I recently received an email from one of the myriad beverage e-newsletters I subscribe to with the subject "The Most Overrated Cocktails". Clearly this was clickbait, and what can I say? -- it worked. I'm generally wary when anyone calls something overrated, so I opened the article with a healthy amount of skepticism. The author had interviewed a handful of prominent bartenders, asking each of them what they thought was the most overrated cocktail that their customers ordered. While there were a few who singled out a drink or two, I was pleased to see that many of them seemed as unimpressed with the question as I. Lots of responses were along the lines of, "If a customer enjoys it, who am I to say it's overrated?"
We at Libacious believe that judgement of drink orders has no place in a bartender's job description. We reserve our judgement for picking the best ingredients and the best presentation. "Snob" is not a moniker any of us aspire to. Cocktails, coffee, tea and other beverages are one of life's pleasures, and why in the world would one want to place judgement on something if it makes a person happy?
After reading that article, I immediately went and made one of the drinks an interviewee had declared overrated. Sure, the Jungle Bird has seen a resurgence in popularity in the last few years, but that's because it's simple to make and delicious to drink. Neither of those things is reason to incur any disdain, as far as I can tell. If someone who has never before explored the world of cocktails finds entrée via a Cosmo or a Mojito, what's the problem? You might stop with your Moscow Mule, or it might be the first step towards a lifetime of libation exploration. We're always excited to suggest drinks we think you'll like trying, but as far as we're concerned, if it's what you want, it's good with us. Cheers, indeed!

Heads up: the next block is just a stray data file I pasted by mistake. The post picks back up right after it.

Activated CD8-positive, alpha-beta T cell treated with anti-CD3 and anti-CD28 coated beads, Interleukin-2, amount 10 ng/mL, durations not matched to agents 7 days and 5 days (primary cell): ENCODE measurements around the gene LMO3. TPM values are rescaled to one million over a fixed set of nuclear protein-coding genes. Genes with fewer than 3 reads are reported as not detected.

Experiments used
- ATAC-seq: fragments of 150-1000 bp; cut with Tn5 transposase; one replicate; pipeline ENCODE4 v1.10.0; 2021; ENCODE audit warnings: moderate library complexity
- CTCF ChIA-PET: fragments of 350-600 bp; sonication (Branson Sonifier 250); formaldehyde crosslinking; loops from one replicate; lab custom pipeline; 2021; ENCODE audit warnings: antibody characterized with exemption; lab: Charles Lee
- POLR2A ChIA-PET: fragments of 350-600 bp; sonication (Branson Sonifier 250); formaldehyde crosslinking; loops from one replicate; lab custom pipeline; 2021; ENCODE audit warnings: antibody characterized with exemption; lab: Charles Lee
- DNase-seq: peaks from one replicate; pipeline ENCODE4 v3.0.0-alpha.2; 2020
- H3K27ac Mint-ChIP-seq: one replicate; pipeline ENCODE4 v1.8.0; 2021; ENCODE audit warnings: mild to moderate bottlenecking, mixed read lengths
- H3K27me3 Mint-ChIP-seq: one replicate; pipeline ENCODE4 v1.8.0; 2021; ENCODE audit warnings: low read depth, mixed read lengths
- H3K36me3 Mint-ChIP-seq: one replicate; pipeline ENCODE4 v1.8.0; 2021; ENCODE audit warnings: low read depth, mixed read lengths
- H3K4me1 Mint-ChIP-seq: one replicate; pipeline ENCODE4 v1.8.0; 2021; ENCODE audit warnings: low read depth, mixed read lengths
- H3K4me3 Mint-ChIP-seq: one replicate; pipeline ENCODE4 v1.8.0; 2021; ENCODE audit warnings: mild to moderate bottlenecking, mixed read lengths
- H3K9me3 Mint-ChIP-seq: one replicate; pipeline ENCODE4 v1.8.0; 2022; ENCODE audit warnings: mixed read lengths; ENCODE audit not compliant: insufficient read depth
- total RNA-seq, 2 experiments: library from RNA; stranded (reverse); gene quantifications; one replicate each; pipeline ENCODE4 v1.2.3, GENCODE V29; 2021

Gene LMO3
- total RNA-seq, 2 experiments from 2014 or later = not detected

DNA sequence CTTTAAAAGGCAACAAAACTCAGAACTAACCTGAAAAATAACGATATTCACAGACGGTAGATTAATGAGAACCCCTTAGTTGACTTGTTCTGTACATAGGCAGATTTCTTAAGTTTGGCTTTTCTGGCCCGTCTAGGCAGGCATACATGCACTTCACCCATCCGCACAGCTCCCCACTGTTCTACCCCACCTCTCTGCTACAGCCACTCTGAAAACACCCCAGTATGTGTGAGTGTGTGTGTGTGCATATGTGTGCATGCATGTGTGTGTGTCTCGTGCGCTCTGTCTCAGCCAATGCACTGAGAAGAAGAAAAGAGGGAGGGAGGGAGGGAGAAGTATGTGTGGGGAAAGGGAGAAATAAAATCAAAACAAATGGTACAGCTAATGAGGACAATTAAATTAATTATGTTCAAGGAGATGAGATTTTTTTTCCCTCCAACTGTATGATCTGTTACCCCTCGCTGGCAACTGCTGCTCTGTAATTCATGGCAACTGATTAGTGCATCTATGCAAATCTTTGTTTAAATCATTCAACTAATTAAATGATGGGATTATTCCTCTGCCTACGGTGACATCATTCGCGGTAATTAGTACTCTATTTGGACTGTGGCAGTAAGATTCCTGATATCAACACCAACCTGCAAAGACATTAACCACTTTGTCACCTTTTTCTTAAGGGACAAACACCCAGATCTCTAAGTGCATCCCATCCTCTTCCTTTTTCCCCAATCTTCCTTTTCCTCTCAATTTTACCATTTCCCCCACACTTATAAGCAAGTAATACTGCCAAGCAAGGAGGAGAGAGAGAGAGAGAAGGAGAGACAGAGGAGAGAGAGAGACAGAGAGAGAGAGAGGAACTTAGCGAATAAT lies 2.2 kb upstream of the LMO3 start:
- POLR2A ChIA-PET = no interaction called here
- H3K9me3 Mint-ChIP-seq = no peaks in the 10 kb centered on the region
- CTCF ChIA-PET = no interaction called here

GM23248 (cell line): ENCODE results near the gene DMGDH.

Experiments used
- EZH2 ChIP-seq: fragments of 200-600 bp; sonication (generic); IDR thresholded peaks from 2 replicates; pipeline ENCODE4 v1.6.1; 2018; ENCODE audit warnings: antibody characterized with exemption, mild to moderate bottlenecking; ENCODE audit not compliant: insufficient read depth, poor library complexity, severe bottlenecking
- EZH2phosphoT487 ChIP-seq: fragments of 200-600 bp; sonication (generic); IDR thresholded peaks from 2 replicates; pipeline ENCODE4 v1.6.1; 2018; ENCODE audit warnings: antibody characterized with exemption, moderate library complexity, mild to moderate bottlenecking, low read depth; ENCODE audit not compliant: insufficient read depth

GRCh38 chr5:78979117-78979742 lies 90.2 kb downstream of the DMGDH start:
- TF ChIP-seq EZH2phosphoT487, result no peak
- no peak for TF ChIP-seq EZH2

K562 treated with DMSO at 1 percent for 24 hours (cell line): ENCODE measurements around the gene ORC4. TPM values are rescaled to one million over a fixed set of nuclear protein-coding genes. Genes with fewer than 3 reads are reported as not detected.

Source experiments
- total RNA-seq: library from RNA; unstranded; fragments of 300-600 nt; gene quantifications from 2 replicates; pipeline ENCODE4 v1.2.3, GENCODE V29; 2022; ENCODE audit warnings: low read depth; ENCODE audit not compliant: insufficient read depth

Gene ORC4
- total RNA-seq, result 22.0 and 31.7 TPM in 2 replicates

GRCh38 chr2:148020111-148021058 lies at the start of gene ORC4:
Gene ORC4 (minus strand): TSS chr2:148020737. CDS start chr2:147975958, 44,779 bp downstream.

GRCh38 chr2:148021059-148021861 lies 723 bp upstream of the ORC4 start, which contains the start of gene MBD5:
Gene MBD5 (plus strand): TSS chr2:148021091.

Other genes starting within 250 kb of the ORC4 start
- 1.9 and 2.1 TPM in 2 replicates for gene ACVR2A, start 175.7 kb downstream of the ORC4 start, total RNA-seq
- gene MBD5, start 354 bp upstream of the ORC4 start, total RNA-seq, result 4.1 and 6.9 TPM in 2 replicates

The Jungle Bird
This is one of the simplest tiki drinks around, so it's a great jumping-off point if you've been wanting to add a little bit of the tropics to your repertoire. It originated at the Kuala Lumpur Hilton's Aviary Bar in the 1970s, and these days you can find a bevy of riffs on the sweet-bitter-fruity combo. The mix of flavors really is something: from the tart lime, to the molasses-y depth of the dark rum, to the unmistakable hit of Campari herbs, this bird sings all the way down.
1 1/2 ounces dark rum (Jamaican or blackstrap)
3/4 ounce Campari
1/2 ounce lime juice
1/2 ounce simple syrup
1 1/2 ounces pineapple juice
Shake and strain over crushed ice or one big cube. Garnish with a pineapple wedge.